The Ultimate Checklist Of Do’s And Don’ts For Investing In Real Estate Syndication Deals
Getting started with real estate syndication can be extremely rewarding but also risky if not done properly. Here is an ultimate checklist of dos and don’ts for investing in real estate syndication deals to increase your chances of success.
Conduct Thorough Due Diligence
Before investing in any real estate syndication deal, make sure you conduct comprehensive due diligence. This includes evaluating the property, geographic market, partners or sponsors, fees, and overall investment structure in detail. Some key things to analyze include:
- Property Evaluation: Closely analyze the property and building. Look for factors like a solid location, condition, occupancy level, tenant quality, etc. Make sure the property seems likely to deliver solid cash flow and appreciation potential going forward.
- Market Evaluation: Analyze the overall market and submarket in which the property is located. Look at metrics like job and population growth, infrastructure projects, home values, rent growth, vacancy rates, etc. The market dynamics should support the continued strong performance of the property.
- Management Team/Sponsor Background: Thoroughly evaluate the background, experience, and track record of the partners, sponsors, and property management team. Look for experienced players with a proven ability to deliver positive investment outcomes.
- Fees and Expenses: Make sure you fully understand all fees and ongoing expenses involved with the deal. Total fees, including acquisition fees, management fees, and sponsor promotion fees should remain reasonable. High fees reduce overall returns to investors.
- Investment Structure: Carefully evaluate the overall investment structure and terms. Look at aspects like the investment timeline, preferred vs common equity, distribution of equity cash flows and proceeds, decision-making powers, exit strategies, etc. The deal terms should provide fairness and upside potential for all investors.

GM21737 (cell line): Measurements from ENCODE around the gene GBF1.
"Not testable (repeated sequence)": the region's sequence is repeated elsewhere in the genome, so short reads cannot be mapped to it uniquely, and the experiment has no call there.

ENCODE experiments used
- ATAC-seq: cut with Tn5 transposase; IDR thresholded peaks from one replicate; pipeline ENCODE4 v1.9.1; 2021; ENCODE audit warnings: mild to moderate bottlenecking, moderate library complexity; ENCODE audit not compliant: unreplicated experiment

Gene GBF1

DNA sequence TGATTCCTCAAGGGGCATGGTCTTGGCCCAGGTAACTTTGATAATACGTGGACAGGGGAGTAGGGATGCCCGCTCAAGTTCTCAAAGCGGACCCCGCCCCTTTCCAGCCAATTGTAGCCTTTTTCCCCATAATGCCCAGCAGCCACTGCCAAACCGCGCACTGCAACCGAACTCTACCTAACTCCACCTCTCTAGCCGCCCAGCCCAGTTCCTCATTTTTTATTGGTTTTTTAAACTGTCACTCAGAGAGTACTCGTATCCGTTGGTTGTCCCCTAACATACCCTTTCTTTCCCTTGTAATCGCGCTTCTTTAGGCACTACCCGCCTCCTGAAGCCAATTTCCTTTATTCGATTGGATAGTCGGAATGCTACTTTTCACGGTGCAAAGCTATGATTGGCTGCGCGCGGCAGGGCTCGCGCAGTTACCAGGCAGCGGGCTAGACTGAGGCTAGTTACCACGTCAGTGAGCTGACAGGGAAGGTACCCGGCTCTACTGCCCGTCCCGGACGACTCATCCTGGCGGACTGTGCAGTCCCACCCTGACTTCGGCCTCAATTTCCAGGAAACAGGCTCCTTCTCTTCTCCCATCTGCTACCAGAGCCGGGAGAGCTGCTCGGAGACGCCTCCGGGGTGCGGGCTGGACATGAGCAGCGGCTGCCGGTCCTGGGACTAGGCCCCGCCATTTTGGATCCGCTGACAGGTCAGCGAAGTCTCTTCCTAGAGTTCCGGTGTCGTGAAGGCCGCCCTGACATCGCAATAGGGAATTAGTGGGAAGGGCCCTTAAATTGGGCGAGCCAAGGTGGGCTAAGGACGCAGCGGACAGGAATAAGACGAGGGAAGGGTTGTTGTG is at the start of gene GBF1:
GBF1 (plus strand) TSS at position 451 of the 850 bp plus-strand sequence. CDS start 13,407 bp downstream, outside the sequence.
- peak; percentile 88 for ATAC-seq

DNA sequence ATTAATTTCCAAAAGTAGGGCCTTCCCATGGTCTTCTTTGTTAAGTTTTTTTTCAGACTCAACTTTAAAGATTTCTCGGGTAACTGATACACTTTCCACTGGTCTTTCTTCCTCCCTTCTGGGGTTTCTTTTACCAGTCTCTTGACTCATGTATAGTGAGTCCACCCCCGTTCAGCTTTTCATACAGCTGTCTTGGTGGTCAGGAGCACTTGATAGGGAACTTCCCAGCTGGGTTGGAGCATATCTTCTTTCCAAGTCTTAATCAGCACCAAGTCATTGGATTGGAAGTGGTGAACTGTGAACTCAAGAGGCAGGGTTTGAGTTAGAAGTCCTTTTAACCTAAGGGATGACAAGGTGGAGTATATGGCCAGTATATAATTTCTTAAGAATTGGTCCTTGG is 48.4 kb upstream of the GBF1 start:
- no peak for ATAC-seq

Understand The Pros And Cons Of Real Estate Syndication
Real estate syndication entails combining funds from various investors to fund a real estate project. This type of investment offers both benefits and drawbacks compared to direct real estate investing. The key pros and cons of real estate syndication are:
Diversification and reduced risk:
By pooling capital with other investors in a large real estate deal, you gain exposure to a larger investment than you could afford on your own. This diversification helps reduce the idiosyncratic risk of investing in just one property.
Higher potential returns through leverage:
Larger commercial real estate deals allow the use of bank loans and financing to unlock higher returns through leverage. The sponsor uses other people’s money (the bank loan) to increase potential gains.
Professional management of deal:
The sponsor and development team handle all aspects of finding, executing, managing, and exiting the investment. This removes the burden from passive investors who lack real estate experience.
Lack of control over investment decisions:
As a limited partner, you have little say in how the deal is run. You must trust the general partner to make the right calls on capital improvements, refinancing, property management, and exit timing.
Higher fees and costs than direct investment:
General partners charge acquisition, asset management, disposition, and other fees that reduce the overall returns to limited partners. These fees can be significantly higher than investing directly in properties yourself.
Potential issues between investors and sponsor:
Differences of opinion, lack of transparency, and conflicts of interest can arise between limited partners and the general partner. This can lead to dissatisfaction and even legal disputes.
Stay On Top Of Your Investment
Once you invest in a real estate syndication deal, you need to maintain an active role in monitoring your investment. While day-to-day property management is handled by the general partner, make sure you:
- Review Quarterly Updates: Carefully read through quarterly reports on the property’s performance and status. Look for continued strong occupancy, rent collection, net operating income, and any issues that need to be addressed.
- Analyze Annual Financial Statements: Have a qualified accountant review annual audited financial statements and tax forms for accuracy and discrepancies.
- Stay Engaged With the Sponsor: Maintain open communication channels with your general partner or sponsor. Discuss any concerns early and clarify expectations regarding responsibilities to investors.
- Visit the Physical Property: If possible, try to schedule a visit to tour the actual property, especially during periods of turnover or if there are any signs of declining performance. An on-site inspection is the best way to determine the property’s quality and condition.